Low Back Pain in Microgravity and Bed Rest Studies

Annelies Goudzwaard, DL Belavy, JA Hides, CA Richardson, Chris Snijders

Research output: Contribution to journalArticleAcademicpeer-review

21 Citations (Scopus)

Abstract

BACKGROUND: The prevalence of low back pain (LBP) for astronauts in space (68%) is higher than the 1-mo prevalence for the general population on Earth (39%). It is unclear whether differences occur between healthy subjects and astronauts with a history of LBP. Knowledge of this issue is important to assess whether a history of LBP could have an operational impact. METHODS: We evaluated LBP prospectively during short duration spaceflight (15 d; N = 20) and compared this with similar data collected during two bed rest studies (N = 40). Astronauts completed a questionnaire 5-10 d preflight, during each flight day, and 5-10 d postflight. RESULTS: All astronauts with a history of LBP also developed LBP in flight. These astronauts reported a significantly longer duration of LBP and a different pain location. LBP was most often experienced in the central area of the lower back during spaceflight with an incidence of 70% and a mean pain level of 3 (on a scale of 0-10). Pain resolved within 10 d of flight. No neurological signs were present. The most frequently reported countermeasure was assuming a "knees to chest (fetal tuck) position" combined with stretching. Greater LBP intensity was reported in spaceflight than bed rest with a trend indicating a greater number of days of pain during spaceflight. DISCUSSION: The current study represents a prospective study of LBP in spaceflight. The results indicate that LBP is self-limiting in spaceflight and should not pose an operational risk. Prior LBP on Earth appears to be a risk factor for LBP in spaceflight.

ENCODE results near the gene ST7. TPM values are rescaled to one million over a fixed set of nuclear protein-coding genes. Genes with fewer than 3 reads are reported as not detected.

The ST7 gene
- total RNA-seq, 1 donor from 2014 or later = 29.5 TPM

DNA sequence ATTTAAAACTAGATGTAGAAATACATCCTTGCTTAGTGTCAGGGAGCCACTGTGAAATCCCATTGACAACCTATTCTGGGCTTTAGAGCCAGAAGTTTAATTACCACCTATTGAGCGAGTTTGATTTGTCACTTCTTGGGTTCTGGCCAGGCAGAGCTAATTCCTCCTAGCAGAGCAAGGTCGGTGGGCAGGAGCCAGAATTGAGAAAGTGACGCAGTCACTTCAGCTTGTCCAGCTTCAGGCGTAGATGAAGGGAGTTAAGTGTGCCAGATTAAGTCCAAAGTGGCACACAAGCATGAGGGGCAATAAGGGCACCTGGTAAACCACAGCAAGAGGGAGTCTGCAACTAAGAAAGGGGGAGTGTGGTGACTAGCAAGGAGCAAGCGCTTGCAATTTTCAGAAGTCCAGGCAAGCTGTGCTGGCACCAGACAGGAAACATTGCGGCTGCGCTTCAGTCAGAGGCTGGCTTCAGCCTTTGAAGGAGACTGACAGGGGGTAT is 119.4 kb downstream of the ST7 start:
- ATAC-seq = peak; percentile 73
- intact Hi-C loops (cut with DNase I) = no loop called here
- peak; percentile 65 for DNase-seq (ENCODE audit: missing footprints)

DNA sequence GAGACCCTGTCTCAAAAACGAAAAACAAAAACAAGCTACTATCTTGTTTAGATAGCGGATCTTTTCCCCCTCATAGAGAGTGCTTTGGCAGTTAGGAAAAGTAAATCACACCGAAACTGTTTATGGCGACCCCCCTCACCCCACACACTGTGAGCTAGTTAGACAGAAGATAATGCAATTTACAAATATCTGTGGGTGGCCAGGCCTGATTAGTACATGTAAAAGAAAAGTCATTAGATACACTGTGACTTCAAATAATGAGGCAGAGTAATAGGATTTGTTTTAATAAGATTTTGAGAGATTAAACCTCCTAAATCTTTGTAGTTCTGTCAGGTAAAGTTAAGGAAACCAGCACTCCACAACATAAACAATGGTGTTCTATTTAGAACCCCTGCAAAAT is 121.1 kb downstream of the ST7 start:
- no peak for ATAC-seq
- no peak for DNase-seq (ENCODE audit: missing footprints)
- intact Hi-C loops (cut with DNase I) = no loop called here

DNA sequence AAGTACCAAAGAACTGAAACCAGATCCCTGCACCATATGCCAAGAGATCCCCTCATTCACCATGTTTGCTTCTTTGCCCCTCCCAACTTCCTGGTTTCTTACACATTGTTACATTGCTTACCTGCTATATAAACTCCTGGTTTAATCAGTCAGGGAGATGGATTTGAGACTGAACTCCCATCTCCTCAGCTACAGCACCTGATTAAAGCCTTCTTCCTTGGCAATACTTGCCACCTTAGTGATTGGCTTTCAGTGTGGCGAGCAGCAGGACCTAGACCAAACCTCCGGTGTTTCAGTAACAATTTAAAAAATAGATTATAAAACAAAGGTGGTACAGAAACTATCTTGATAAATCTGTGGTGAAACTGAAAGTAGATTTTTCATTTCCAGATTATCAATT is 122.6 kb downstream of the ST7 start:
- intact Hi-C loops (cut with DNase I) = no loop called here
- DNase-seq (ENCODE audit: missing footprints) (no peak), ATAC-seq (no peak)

Original languageUndefined/Unknown
Pages (from-to)541-547
Number of pages7
JournalAerospace medicine and human performance
Volume86
Issue number6
DOIs
Publication statusPublished - 2015

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